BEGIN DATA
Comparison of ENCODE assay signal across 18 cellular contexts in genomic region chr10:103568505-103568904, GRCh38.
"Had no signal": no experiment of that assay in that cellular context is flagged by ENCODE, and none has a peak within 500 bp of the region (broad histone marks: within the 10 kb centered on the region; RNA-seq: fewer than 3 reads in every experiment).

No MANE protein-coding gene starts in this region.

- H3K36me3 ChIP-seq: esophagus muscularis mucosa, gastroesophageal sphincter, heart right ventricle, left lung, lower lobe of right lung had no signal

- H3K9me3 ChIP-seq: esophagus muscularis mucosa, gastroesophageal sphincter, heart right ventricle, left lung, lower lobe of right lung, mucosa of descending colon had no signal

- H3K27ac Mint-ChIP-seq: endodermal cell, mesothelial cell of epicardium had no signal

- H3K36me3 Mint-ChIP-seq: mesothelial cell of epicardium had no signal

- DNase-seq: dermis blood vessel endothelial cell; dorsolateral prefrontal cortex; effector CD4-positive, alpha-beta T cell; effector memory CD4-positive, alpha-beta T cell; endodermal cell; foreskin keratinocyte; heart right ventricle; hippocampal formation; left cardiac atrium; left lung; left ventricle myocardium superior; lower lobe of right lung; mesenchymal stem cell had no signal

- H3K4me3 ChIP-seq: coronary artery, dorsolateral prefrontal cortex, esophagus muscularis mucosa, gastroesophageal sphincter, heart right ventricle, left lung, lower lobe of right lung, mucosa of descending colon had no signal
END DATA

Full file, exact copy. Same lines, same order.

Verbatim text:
Comparison of ENCODE assay signal across 18 cellular contexts in genomic region chr10:103568505-103568904, GRCh38.
"Had no signal": no experiment of that assay in that cellular context is flagged by ENCODE, and none has a peak within 500 bp of the region (broad histone marks: within the 10 kb centered on the region; RNA-seq: fewer than 3 reads in every experiment).

No MANE protein-coding gene starts in this region.

- H3K36me3 ChIP-seq: esophagus muscularis mucosa, gastroesophageal sphincter, heart right ventricle, left lung, lower lobe of right lung had no signal

- H3K9me3 ChIP-seq: esophagus muscularis mucosa, gastroesophageal sphincter, heart right ventricle, left lung, lower lobe of right lung, mucosa of descending colon had no signal

- H3K27ac Mint-ChIP-seq: endodermal cell, mesothelial cell of epicardium had no signal

- H3K36me3 Mint-ChIP-seq: mesothelial cell of epicardium had no signal

- DNase-seq: dermis blood vessel endothelial cell; dorsolateral prefrontal cortex; effector CD4-positive, alpha-beta T cell; effector memory CD4-positive, alpha-beta T cell; endodermal cell; foreskin keratinocyte; heart right ventricle; hippocampal formation; left cardiac atrium; left lung; left ventricle myocardium superior; lower lobe of right lung; mesenchymal stem cell had no signal

- H3K4me3 ChIP-seq: coronary artery, dorsolateral prefrontal cortex, esophagus muscularis mucosa, gastroesophageal sphincter, heart right ventricle, left lung, lower lobe of right lung, mucosa of descending colon had no signal